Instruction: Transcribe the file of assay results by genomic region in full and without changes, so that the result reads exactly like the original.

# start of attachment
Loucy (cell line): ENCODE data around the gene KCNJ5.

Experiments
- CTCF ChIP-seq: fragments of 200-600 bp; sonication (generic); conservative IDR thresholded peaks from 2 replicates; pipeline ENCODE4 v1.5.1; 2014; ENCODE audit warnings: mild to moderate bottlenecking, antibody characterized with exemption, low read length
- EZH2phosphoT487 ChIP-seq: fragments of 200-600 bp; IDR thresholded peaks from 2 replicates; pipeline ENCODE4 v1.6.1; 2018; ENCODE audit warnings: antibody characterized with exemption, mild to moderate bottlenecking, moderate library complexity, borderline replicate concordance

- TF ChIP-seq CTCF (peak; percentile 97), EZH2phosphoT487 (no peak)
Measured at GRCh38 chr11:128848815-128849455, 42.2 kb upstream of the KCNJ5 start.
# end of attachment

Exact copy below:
Loucy (cell line): ENCODE data around the gene KCNJ5.

Experiments
- CTCF ChIP-seq: fragments of 200-600 bp; sonication (generic); conservative IDR thresholded peaks from 2 replicates; pipeline ENCODE4 v1.5.1; 2014; ENCODE audit warnings: mild to moderate bottlenecking, antibody characterized with exemption, low read length
- EZH2phosphoT487 ChIP-seq: fragments of 200-600 bp; IDR thresholded peaks from 2 replicates; pipeline ENCODE4 v1.6.1; 2018; ENCODE audit warnings: antibody characterized with exemption, mild to moderate bottlenecking, moderate library complexity, borderline replicate concordance

- TF ChIP-seq CTCF (peak; percentile 97), EZH2phosphoT487 (no peak)
Measured at GRCh38 chr11:128848815-128849455, 42.2 kb upstream of the KCNJ5 start.